The total number of microcracks (broken bonds) in a specimen has a tendency of exponential growth after crack propagation point and finally tended to be gentle after peak strain point no matter under tension or compression loading condition (see Fig. 11). Moreover, the curves of corresponding normal and shear failure numbers show that the main failure mode of contact bonds is normal failure no matter under tension or compression loading condition.

By observing the colors and shapes of the incipient microcracks (see Fig. 10a, e), the authors find there are only red microcracks in the tensile specimen and most of them are transverse fusiform while there are both red and blue microcracks in the compressive specimen and most of them are longitudinal fusiform. This phenomenon indicate that the incipient microcracks are mainly brought about by the normal forces and it can be inferred that their failure modes are tearingtensile failure and bulgingtensile failure respectively.

Since the simplified residual strength theory used in our models only applies to the situation when the tensile failure occurs for a bond which belongs to the nonITZs, the residual strength of shear failure for a bond which belongs to the nonITZs has been ignored. Consequently, with the increase of the shear failure number in numerical models, the efficiency of energy accumulation for those unbroken bonds in numerical models will be much higher than those in real specimens. Maybe this is the main reason why the peak strain (strain corresponding to the peak stress) of the simulated stress–strain curve is less than the experimental one especially for compression loading condition.

For the simplified residual strength theory adopted in this paper, the unloading rebound of a bond which is in the state of residual strength has been ignored, which might be the main reason why the downward slopes of numerical curves are flatter than those of the experimental ones especially for Group CB. Specifically, the higher the strengths are, the relatively flatter the downward slopes of numerical curves will be. Of course, the precondition is that the attenuation coefficient \(\eth\) of residual strength remains unchanged.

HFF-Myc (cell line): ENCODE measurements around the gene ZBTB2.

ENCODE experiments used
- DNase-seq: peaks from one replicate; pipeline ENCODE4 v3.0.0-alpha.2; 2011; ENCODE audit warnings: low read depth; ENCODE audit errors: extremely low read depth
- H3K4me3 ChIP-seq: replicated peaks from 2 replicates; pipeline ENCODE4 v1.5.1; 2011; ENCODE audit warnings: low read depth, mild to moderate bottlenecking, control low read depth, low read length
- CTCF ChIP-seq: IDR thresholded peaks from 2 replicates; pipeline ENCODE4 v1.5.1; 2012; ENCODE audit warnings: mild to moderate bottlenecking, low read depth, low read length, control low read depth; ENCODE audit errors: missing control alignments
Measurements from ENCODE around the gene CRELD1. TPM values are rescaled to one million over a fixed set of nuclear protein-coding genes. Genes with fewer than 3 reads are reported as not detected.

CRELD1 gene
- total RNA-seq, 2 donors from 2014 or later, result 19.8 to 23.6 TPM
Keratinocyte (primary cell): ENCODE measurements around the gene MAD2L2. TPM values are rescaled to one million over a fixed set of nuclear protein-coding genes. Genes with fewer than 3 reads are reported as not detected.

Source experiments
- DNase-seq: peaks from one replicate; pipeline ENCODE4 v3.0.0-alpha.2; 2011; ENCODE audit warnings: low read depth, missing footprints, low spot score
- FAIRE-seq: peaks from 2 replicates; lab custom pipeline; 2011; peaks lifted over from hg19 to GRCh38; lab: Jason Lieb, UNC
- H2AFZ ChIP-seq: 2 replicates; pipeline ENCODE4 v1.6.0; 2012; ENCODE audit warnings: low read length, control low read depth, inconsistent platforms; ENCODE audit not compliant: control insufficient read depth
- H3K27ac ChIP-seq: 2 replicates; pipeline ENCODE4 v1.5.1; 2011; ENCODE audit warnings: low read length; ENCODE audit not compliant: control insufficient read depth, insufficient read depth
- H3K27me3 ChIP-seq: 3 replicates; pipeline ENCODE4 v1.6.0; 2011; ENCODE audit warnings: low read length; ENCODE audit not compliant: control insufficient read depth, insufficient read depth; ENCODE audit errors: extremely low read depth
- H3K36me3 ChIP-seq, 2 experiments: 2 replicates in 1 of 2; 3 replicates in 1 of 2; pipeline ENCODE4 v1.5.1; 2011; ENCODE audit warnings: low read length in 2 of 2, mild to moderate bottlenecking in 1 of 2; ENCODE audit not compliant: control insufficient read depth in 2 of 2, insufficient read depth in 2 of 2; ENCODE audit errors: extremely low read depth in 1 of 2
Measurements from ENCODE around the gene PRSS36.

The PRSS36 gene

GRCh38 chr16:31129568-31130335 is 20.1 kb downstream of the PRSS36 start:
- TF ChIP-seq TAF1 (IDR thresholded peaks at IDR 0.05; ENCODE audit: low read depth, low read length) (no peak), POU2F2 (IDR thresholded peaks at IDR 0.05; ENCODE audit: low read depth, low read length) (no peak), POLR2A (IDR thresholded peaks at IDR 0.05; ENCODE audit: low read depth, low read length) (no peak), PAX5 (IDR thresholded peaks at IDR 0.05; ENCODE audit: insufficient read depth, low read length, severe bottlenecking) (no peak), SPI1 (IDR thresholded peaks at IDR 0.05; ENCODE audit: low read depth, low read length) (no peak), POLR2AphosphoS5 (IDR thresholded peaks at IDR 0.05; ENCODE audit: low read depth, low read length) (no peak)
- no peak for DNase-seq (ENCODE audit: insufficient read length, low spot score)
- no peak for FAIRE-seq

However, the research findings and conclusions in this paper were only based on the two loading conditions, namely tension and compression. Deeper research will be performed in the future for the simulation of more loading conditions such as direct shear test and threepoint bending test by using the 3D UBM. Additionally, the feasibility study of the simulation for concrete under combined loading conditions are also ongoing for further validation.
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Authors’ contributions
JR carried out the experiment, the DEM simulation and drafted the manuscript. ZT superivised the whole study and gave guidances of the study. JB helped with the experiment and the data analysis. All authors read and approved the final manuscript.
Acknowledgements
This study is financially supported by national natural science fund of China (No. 51279054) and the Priority Academic Program Development of Jiangsu Higher Education Institutions in China (No. YS11001). In addition, fruitful discussions about the experiment schemes with Dr. Xudong Chen from Hohai University are acknowledged. Finally, The authors greatly appreciate the necessary support of testing facilities and the largescale computing device provided by the Research Institute of Hydraulic Structure (Hohai University), Jinling Institute of Technology and the Nanjing Hydraulic Research Institute (NHRI).
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Ren, J., Tian, Z. & Bu, J. Simulating Tensile and Compressive Failure Process of Concrete with a Userdefined BondedParticle Model. Int J Concr Struct Mater 12, 56 (2018). https://doi.org/10.1186/s4006901802921
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DOI: https://doi.org/10.1186/s4006901802921
Keywords
 threedimensional simulation
 failure process
 concrete
 userdefined bondedparticle model
 PFC\(^{3D}\)